Bissau junta sets two-year roadmap to elections
BISSAU (Reuters) - Guinea-Bissau's military junta said on Wednesday it would hand power fully back to civilians in two years, after elections that will be set by a soon-to-be-named caretaker government.
The announcement came after broad international condemnation of the West African state's shadowy "Military Command", which seized power last week and cut short a presidential election by detaining its front-runner, Carlos Gomes Junior.
The former Portuguese colony has seen several coups and army revolts since independence in 1974. The latest coup was a blow to efforts by Western donors to reduce military meddling in the country's politics and counter the influence of drug-trafficking cartels using Guinea-Bissau as a transshipment point.
"The restoration of power to civilians will happen little by little," military spokesman Lieutenant Colonel Daha Bana na Walna told reporters after the Military Command issued a decree dissolving the country's public institutions and announcing a "transition period that will last two years."
The decree said that a civilian-led council would soon be formed to guide the transition process to simultaneous presidential and legislative elections.
The plan was signed by 19 political parties, but not Guinea- Bissau's biggest one, PAIGC.
Former Prime Minister Gomes Junior is a member of the PAIGC and was expected to win a presidential election run-off on April 29 before it was pre-empted by the coup.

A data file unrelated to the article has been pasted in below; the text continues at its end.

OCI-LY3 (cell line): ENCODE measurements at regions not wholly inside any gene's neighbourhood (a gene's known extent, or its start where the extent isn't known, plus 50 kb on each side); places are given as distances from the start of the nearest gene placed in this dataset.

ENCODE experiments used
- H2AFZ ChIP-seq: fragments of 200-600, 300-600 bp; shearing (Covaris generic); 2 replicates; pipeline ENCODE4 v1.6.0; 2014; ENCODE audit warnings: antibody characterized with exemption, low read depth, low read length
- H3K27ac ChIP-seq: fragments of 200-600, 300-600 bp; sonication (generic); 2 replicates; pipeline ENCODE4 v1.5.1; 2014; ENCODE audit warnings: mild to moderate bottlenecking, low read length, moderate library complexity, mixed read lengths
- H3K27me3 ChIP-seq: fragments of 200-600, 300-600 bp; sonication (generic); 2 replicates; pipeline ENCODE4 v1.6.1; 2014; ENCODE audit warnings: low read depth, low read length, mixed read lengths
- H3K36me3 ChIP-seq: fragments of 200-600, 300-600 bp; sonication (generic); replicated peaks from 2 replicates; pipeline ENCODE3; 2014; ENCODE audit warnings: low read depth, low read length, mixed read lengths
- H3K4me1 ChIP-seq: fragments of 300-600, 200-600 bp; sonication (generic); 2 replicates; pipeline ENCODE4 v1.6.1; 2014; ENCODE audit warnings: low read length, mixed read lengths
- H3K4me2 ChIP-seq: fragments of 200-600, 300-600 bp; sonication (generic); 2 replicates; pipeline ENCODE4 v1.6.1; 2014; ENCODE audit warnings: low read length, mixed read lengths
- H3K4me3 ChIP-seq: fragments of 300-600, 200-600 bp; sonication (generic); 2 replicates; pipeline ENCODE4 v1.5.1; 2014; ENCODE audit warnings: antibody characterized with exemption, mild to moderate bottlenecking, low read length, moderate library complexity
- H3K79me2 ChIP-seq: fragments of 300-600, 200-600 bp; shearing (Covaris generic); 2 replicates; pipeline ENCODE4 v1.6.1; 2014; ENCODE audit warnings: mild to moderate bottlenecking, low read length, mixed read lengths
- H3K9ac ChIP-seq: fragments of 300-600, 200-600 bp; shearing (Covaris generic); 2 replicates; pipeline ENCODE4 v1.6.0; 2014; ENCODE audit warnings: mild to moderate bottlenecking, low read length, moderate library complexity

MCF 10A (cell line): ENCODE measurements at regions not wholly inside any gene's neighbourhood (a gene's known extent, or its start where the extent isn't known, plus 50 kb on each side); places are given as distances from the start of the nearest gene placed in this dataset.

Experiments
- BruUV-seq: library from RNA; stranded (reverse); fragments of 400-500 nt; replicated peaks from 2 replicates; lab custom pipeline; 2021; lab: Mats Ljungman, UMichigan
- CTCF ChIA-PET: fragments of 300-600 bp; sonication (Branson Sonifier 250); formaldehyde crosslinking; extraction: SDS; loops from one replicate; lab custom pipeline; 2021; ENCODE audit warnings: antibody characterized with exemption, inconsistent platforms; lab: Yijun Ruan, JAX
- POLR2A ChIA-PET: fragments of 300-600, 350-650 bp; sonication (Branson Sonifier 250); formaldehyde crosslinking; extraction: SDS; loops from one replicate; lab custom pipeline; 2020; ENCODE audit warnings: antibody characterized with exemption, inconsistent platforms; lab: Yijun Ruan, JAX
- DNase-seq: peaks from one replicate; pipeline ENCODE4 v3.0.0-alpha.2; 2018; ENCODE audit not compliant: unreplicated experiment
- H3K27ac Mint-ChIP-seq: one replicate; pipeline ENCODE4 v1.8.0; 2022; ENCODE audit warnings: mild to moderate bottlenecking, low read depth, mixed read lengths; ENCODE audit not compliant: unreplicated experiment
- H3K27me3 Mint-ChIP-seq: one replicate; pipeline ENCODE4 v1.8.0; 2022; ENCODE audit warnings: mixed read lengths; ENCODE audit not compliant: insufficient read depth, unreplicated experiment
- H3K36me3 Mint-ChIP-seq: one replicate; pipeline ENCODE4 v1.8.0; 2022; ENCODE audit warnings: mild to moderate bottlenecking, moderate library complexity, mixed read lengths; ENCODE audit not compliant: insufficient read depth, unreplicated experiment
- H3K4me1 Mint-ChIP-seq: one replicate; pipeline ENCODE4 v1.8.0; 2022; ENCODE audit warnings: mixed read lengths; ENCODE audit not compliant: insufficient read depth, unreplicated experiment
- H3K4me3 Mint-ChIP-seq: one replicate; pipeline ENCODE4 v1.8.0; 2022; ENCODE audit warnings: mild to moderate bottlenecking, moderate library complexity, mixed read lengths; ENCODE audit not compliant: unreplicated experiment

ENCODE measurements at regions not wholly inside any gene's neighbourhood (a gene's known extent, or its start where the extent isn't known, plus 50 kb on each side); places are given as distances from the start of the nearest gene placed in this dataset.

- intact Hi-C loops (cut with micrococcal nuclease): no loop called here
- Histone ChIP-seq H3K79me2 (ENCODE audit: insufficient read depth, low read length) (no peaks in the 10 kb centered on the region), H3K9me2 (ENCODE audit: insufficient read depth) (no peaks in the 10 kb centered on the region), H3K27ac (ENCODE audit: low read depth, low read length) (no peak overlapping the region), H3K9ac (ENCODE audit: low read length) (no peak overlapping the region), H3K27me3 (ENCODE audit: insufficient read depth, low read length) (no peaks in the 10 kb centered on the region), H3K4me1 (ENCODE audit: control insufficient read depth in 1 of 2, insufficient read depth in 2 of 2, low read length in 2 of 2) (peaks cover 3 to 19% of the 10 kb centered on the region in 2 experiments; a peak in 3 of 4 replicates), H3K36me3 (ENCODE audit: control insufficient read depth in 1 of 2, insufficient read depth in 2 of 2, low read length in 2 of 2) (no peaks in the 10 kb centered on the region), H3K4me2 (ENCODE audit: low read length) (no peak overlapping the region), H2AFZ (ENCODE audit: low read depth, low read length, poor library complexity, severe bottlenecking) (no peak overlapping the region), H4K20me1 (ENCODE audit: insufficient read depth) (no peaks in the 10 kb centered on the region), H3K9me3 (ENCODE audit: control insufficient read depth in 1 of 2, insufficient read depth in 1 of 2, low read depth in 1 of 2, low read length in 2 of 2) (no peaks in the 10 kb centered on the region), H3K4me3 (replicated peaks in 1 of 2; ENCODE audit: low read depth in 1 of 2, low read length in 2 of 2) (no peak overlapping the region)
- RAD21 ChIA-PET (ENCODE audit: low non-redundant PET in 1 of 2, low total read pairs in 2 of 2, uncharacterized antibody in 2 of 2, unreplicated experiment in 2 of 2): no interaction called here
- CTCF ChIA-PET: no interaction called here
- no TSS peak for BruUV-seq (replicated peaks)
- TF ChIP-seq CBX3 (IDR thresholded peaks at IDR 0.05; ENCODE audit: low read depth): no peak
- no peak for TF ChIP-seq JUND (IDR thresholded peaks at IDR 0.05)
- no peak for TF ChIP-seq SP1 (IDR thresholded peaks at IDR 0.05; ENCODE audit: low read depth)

Gomes Junior was unpopular with military chiefs because he backed plans to reform the bloated army, which is accused by Western security agencies of involvement in drug-trafficking.
The junta has said it acted to head off what it alleged was a secret pact between Gomes Junior and Angola, which had been providing military trainers and advisers, to "annihilate Guinea-Bissau's armed forces".
The African Union suspended Guinea-Bissau on Tuesday and West African regional bloc ECOWAS has insisted Gomes Junior be released and "constitutional order" restored.
Guinea-Bissau's coup was the second in West Africa in less than a month. A March 22 military takeover in Mali left that Sahel country split in two, with Tuareg and Islamist rebels holding the north.
Many residents of the capital Bissau were leaving the city for the interior or to offshore islands due to fears of increasing instability.
A boat carrying more than 20 passengers fleeing Bissau capsized late on Tuesday, killing ten people including five children, according to a port official.
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